PeopleBreakin’ shit down and workin’ shit out: a dissection of anti-black racism, action and protest in ‘ear for eye’
Breakin’ shit down and workin’ shit out: a dissection of anti-black racism, action and protest in ‘ear for eye’
Nkenna Akunna meets Kayla Meikle to talk about her role in debbie tucker green's latest production 'ear for eye' at the Royal Court, London.
Skin Deep MeetsI Dont Protest, I Just Dance In My Shadow
I Dont Protest, I Just Dance In My Shadow
Jessica Ashman’s short film project is an exploration of belonging and what it means to exist and work in the animation world as a woman of colour. We chat to her about modes of survival and creating confessional art.
Issue 8: Movements
Our latest print issue has finally landed...
Skin Deep MeetsSkin Deep meets Arinzé Kene
Skin Deep meets Arinzé Kene
Nkenna Akunna meets Arinzé Kene, the second black British playwright in history to have a West End open. They chat Misty, telling truthful stories of black masculinity, and how he is exploding conventional methods of theatre-making.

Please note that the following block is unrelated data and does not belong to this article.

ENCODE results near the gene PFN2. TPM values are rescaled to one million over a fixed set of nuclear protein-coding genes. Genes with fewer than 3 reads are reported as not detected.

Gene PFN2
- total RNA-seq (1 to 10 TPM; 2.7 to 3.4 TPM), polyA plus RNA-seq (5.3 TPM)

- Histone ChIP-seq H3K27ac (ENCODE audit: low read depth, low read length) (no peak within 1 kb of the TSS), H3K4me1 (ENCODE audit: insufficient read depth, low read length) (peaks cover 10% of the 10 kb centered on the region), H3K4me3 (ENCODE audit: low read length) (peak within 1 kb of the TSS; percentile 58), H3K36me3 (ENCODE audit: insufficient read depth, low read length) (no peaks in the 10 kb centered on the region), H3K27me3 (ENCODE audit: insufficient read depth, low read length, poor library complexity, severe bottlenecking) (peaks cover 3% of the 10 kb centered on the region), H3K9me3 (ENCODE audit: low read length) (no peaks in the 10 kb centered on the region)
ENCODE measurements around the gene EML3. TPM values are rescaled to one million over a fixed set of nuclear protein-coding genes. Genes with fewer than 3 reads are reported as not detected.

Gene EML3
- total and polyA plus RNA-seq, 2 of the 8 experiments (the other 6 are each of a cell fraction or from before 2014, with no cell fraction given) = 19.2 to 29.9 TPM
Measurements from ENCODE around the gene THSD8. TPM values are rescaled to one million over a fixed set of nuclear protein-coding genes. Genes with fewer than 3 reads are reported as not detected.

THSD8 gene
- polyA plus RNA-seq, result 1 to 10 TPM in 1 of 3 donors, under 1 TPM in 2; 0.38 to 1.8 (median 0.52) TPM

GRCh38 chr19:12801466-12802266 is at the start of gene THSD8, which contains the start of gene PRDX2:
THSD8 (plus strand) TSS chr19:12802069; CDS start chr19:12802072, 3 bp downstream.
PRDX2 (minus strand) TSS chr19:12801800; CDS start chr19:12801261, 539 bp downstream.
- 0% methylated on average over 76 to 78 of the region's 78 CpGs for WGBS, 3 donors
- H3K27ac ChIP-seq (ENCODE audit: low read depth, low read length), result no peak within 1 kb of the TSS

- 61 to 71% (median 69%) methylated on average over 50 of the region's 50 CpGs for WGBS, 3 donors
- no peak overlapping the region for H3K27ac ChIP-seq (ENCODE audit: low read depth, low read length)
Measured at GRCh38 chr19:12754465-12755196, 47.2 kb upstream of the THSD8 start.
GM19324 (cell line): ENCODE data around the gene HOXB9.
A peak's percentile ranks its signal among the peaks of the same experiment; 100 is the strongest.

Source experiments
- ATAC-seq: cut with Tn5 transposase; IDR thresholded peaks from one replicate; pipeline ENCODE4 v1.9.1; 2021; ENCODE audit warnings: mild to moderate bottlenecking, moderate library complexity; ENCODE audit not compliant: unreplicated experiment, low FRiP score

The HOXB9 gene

Skin Deep MeetsSkin Deep meets Lilian Nejatpour
Skin Deep meets Lilian Nejatpour
Lilian Nejatpour is a British-Iranian multidisciplinary artist whose latest piece, ‘Choreophobia’, explores the politicisation of male sensuality and the dislocation of dealing with multiple identities. She talks dance, bass, and doing the dishes with Courtney Yusuf.
PeopleSimi Agbaje is highlighting the minds behind the music
Simi Agbaje is highlighting the minds behind the music
The Producers Edit, an early evening foray into the musical minds of some of the UK’s most talented producers.
People“What they know about a black woman soul?” Reflections on Winsome Pinnock’s Leave Taking
“What they know about a black woman soul?” Reflections on Winsome Pinnock’s Leave Taking
Nkenna Akunna on finding herself in Pinnock's play Leave Taking, and what it means to be seen in a world built to erase you.
PeopleReturning to the London stage, ‘Umuada’ voices unspoken hurt in British Nigerian homes
Returning to the London stage, ‘Umuada’ voices unspoken hurt in British Nigerian homes
On writing a play that confronts the nuances of mental health, migration and motherhood in the urban African diaspora.